Welcome to Electric Buddhaland

Here’s something I read yesterday at the San Francisco Chronicle:

ZenPayroll, which gives small businesses a simple system for processing payrolls, is now processing more than $100 million a year, the company said last week. Also recently: Startup Zendrive, which plans to use smartphone sensors to “take back the joy of driving,” raised $1.5 million from high-profile investors, including Yahoo co-founder Jerry Yang and PayPal co-founder Max Levchin.

Elsewhere in startup-land, there’s Zendesk (customer support), Zenefits (payroll, benefits and human resources), and Zenfolio (video hosting). Also Zendorse, Zendeals, Zencoder, ZenCash and, perhaps the crassest appropriation of a religion that eschews written texts, Zen SEO.

Those are just tech companies. There are 657 live trademarks containing the word “Zen,” according to the U.S. Patent and Trademark Office.”

There are a number of reasons that Zen is an attractive business name. Zen is very popular, probably the most “fashionable” form of Buddhism in the West. The word Zen is short, pithy, and starts with a Z. Both Z and Q are letters that intrigue consumers the way the color red does. Zen comes with a set of images: simplicity, nothingness, style. And, Zen teachers and writers have, inadvertently I think, made Zen into something that is perceived to be outside or separate from Buddhism itself. Zen is Buddhism, but then it’s not, it’s Zen. Zen has instant name recognition and I doubt you’ll find anyone naming their payroll system BuddhistPayroll.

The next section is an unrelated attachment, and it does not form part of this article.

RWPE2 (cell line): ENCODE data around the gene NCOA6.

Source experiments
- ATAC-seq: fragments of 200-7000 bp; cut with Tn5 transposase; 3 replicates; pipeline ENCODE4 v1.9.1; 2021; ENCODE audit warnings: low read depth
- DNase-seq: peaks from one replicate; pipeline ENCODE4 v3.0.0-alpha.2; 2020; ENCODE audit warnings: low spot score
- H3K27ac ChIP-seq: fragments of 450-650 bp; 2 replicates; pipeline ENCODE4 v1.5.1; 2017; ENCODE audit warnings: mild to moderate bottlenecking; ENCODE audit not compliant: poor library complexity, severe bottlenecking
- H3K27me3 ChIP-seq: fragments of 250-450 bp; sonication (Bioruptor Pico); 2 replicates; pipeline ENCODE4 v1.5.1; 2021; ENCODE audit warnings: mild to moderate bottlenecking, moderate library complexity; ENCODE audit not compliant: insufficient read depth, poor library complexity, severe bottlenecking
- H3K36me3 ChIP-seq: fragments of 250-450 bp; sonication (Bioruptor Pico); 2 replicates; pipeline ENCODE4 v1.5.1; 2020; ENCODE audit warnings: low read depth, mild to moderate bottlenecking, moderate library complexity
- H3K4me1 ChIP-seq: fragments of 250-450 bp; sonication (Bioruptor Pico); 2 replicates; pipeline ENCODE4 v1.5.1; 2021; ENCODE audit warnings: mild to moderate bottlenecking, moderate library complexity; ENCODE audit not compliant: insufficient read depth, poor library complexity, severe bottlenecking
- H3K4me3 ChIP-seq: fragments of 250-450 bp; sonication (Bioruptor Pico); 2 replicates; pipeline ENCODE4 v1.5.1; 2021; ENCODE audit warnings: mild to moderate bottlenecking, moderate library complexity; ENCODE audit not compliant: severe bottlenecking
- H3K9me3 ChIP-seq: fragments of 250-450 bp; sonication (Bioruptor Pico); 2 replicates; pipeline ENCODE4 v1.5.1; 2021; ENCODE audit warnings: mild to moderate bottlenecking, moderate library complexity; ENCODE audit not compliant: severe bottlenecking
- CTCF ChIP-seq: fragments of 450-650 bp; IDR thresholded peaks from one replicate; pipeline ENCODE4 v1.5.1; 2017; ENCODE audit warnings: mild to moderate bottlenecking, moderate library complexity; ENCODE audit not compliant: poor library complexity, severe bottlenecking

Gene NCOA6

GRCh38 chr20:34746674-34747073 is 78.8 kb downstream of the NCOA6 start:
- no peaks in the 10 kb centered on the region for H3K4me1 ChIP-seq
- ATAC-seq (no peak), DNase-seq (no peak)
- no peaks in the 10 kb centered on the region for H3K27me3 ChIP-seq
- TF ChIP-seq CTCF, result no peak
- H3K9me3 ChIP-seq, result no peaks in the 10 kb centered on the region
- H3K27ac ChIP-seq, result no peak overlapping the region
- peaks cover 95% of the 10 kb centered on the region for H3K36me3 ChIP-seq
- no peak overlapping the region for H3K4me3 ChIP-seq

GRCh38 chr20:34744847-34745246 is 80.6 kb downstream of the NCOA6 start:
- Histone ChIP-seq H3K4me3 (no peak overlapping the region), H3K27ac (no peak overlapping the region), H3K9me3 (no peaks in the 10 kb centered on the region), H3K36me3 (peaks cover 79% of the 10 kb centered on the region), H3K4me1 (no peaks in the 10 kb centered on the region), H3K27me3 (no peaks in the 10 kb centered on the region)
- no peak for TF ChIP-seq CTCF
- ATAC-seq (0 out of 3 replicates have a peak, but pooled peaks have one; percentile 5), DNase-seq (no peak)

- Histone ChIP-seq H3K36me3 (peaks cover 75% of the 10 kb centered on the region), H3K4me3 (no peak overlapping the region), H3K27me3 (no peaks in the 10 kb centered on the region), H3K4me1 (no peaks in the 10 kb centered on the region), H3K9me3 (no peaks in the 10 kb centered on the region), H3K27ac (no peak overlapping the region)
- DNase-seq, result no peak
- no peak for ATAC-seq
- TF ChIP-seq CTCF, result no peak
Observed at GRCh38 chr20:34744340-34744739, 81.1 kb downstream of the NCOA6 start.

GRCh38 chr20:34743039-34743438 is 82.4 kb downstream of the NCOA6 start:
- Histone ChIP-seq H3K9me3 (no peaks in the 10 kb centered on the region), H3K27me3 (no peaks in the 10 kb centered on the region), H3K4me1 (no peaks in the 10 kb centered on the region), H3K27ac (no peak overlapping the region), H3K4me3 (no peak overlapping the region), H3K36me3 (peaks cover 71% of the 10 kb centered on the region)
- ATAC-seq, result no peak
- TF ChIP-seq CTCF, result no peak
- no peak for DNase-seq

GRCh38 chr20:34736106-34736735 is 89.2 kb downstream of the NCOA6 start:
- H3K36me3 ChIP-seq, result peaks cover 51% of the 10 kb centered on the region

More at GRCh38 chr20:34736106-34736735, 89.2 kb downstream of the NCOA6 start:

The merging of Zen/Buddhism with business seems to be a growing trend. I recently saw mention of a Buddhist podcast titled, “Meditation to Get Ahead.” Not sure what is meant by “get ahead,” but I think I have a clue. A recent Buddhist conference offered sessions called “Eat Me If You Wish: The Dharma of Uncertainty in Business” and “The Transmission of Mind and the Passing of Lineage via the Web.” To be fair, there were some more traditional topics covered at the conference, but those two in particular stood out to me.

electric-buddha
Like Instant Karma, Electric Buddha’s gonna get you.

There’s also a growing market for Buddhist apps. One, “Equanimity”, a meditation timer, might be useful. But I have doubts about an android app called “Buddhist Meditation Trainer” (“your personal trainer for relaxing and enlightening meditation”) and “buddhify”, a mobile mindfulness meditation app that “increases wellbeing by teaching you mindfulness & meditation on the go.” I also have reservations about concepts such as “Contemplative Technologies” and “ReWiring Meditation for the Digital Age,” and “online sanghas.”

Guess I’m just not geek enough for the brave new world, but then geekhood is nothing I thought any regular person would want to aspire to.